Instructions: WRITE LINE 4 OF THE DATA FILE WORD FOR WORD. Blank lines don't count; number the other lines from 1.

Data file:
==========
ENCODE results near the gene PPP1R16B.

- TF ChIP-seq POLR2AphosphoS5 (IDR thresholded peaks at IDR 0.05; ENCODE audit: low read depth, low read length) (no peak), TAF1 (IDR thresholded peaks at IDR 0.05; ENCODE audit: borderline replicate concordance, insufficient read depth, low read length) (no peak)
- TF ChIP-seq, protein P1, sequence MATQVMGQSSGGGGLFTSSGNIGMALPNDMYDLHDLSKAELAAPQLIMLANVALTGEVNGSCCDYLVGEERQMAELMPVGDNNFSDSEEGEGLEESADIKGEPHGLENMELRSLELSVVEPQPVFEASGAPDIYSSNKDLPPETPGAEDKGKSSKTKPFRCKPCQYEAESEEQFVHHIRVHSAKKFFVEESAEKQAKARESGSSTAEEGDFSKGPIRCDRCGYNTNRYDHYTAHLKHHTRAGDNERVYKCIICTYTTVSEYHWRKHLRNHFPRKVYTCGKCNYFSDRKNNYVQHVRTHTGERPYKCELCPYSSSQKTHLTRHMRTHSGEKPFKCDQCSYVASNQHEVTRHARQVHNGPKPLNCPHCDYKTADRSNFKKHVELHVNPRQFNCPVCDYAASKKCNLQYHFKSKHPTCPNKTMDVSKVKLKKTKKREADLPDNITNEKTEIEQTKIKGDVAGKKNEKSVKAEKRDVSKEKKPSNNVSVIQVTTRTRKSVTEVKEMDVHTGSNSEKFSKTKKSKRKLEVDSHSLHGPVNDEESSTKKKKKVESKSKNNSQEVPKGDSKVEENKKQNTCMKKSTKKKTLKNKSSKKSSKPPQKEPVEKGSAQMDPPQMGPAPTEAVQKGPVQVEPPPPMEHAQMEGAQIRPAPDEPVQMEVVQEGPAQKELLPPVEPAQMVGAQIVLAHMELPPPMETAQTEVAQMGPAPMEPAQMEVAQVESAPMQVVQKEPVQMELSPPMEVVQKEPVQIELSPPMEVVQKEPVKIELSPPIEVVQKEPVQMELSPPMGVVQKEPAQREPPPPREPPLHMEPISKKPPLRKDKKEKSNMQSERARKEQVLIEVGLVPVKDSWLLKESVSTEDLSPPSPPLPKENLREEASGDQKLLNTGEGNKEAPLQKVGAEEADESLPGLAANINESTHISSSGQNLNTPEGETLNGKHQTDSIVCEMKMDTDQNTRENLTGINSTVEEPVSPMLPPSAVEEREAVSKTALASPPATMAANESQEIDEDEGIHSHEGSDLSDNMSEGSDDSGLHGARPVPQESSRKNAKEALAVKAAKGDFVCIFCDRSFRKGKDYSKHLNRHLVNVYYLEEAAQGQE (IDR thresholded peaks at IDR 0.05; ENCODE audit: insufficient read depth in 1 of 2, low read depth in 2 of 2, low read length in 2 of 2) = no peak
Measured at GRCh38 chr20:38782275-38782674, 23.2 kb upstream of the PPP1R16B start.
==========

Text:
Measured at GRCh38 chr20:38782275-38782674, 23.2 kb upstream of the PPP1R16B start.